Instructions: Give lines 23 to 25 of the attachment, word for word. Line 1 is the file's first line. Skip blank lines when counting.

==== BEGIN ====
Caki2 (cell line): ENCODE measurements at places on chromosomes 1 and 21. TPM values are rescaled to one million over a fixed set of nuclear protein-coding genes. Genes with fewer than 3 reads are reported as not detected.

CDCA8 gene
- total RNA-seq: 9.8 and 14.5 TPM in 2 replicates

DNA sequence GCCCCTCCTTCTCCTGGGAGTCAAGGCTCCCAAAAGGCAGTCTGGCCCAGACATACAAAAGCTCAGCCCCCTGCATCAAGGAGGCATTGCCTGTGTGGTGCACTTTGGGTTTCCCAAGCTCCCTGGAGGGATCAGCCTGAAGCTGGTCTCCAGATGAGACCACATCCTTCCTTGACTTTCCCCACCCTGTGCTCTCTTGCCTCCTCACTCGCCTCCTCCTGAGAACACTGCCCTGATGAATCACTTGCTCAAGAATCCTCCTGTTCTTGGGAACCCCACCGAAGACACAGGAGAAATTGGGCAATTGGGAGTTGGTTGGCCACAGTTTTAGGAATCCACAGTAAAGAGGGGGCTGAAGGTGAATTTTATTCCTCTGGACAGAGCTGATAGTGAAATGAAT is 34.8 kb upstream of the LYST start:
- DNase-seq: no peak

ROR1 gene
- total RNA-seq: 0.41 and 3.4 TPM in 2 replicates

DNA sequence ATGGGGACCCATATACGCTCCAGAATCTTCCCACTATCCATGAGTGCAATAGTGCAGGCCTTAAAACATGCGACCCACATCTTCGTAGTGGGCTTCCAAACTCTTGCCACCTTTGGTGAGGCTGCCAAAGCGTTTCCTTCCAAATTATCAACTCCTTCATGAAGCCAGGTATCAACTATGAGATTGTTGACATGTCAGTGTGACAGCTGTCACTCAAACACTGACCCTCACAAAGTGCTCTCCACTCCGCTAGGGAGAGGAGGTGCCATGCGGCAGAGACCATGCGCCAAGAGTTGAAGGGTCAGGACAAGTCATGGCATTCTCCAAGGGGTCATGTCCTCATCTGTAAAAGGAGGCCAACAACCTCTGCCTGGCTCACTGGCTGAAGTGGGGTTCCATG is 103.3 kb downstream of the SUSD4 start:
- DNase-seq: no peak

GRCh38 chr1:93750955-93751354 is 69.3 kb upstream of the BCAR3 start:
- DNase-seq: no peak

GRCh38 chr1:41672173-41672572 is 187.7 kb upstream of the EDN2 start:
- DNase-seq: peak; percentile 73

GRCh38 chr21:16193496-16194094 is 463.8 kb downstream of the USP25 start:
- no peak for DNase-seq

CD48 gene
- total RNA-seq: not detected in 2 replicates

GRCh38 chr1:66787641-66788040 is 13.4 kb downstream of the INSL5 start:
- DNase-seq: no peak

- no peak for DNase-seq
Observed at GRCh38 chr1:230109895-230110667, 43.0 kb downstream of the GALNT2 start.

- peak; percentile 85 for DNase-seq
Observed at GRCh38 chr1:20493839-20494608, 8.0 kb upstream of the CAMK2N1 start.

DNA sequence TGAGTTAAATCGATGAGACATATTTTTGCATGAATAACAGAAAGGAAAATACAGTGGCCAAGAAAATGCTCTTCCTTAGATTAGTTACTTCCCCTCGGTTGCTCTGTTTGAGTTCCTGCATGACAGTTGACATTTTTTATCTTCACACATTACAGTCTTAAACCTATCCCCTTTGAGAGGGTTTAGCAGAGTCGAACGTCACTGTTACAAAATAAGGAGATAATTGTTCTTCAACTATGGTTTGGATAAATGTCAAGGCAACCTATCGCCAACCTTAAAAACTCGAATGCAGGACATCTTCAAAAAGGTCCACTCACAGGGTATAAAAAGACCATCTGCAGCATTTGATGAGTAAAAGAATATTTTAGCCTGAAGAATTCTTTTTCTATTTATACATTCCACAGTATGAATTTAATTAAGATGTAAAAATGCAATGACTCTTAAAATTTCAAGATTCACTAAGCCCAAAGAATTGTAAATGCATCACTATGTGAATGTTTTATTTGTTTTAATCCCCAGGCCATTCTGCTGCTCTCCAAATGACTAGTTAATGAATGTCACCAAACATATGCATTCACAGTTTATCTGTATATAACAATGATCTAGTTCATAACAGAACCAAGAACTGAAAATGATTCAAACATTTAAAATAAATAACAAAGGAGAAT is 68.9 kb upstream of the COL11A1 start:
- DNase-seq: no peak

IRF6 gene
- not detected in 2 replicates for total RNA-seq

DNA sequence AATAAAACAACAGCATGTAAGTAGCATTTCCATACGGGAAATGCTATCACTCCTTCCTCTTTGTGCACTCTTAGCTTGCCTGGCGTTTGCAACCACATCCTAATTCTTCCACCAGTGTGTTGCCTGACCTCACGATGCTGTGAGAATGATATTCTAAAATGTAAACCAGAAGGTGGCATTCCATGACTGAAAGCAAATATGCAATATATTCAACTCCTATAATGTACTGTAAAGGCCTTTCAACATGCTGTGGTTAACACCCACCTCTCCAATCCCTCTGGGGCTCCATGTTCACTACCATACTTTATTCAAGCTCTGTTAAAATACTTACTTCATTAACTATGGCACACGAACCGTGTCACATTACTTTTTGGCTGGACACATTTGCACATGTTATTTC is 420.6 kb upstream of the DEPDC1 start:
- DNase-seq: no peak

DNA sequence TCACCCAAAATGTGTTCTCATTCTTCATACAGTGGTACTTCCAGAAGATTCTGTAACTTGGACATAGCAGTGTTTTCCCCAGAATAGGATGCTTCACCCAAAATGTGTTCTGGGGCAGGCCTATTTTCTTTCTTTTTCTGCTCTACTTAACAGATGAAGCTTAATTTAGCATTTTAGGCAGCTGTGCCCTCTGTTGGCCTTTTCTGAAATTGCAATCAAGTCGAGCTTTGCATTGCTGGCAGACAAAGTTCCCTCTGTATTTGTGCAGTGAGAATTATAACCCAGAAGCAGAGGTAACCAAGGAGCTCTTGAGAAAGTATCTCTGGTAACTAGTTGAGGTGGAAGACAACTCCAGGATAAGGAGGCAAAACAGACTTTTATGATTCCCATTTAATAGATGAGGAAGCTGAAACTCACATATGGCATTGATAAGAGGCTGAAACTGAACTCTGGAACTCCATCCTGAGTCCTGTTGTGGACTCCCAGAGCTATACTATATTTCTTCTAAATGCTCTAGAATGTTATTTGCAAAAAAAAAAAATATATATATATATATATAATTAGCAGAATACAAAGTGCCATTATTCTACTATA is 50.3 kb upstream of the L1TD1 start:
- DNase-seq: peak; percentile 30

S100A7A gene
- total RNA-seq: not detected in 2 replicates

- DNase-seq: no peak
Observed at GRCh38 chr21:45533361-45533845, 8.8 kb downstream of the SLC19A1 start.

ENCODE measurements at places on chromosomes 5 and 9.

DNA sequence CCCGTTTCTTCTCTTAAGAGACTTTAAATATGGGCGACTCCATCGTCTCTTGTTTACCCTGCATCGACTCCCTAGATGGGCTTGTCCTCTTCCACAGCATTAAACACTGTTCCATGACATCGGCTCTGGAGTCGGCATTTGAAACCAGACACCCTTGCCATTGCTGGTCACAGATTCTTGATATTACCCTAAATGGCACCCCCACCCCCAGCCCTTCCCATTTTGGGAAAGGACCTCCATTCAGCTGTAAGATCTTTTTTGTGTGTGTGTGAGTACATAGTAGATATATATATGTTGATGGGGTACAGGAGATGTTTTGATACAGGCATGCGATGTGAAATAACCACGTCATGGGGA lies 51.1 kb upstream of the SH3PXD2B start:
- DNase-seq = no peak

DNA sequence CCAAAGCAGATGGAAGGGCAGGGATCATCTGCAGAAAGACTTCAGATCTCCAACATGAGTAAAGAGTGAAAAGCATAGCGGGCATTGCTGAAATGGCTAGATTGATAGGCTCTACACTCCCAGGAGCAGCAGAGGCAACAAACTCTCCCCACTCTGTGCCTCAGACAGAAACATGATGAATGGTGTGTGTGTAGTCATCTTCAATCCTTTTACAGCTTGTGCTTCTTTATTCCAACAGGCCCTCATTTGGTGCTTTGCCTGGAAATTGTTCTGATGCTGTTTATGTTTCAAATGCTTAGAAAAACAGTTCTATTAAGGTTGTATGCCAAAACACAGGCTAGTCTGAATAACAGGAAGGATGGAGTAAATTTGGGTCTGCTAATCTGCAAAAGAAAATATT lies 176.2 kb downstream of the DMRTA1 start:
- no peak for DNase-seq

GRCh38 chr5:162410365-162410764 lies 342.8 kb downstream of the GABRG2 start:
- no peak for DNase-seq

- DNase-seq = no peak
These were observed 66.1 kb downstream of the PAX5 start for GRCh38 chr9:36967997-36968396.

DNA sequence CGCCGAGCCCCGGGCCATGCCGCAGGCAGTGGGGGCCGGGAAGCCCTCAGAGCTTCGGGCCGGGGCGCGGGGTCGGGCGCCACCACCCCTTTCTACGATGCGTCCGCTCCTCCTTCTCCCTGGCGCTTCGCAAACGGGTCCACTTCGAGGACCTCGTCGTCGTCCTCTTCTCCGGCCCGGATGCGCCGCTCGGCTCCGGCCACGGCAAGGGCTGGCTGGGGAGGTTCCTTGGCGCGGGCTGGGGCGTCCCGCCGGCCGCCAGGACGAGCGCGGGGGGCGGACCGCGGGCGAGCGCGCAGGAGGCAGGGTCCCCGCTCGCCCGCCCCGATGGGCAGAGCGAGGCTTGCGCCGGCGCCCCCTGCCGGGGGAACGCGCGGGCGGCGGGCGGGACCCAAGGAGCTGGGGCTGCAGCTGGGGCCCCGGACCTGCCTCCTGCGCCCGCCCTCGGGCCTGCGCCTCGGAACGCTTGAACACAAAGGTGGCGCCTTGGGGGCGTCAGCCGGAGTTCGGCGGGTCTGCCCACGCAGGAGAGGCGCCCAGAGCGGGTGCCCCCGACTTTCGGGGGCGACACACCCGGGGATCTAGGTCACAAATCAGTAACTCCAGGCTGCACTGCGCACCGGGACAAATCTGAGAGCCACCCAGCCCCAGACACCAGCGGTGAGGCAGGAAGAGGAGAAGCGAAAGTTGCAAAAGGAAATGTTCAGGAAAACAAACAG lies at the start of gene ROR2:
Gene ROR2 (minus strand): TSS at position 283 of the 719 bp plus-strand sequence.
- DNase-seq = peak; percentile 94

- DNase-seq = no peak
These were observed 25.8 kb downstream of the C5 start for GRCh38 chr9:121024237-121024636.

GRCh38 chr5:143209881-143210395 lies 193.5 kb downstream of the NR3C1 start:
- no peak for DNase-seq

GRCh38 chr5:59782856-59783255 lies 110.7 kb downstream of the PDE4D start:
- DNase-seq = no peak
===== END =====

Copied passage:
Observed at GRCh38 chr1:20493839-20494608, 8.0 kb upstream of the CAMK2N1 start.

DNA sequence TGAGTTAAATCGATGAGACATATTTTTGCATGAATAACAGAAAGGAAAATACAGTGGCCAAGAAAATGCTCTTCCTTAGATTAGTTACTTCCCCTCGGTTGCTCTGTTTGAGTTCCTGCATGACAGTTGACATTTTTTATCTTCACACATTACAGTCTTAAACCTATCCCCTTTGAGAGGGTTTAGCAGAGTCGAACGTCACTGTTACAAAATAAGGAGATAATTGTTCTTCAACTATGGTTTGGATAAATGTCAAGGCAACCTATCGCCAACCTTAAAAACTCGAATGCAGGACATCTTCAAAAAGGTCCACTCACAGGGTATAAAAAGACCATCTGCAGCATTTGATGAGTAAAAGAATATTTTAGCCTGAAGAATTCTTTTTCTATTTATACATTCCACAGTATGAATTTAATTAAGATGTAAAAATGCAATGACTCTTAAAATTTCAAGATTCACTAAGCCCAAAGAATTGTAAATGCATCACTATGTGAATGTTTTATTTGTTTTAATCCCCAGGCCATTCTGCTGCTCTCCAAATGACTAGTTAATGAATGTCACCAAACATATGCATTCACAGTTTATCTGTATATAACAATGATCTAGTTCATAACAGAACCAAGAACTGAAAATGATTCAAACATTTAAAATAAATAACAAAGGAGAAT is 68.9 kb upstream of the COL11A1 start:
- DNase-seq: no peak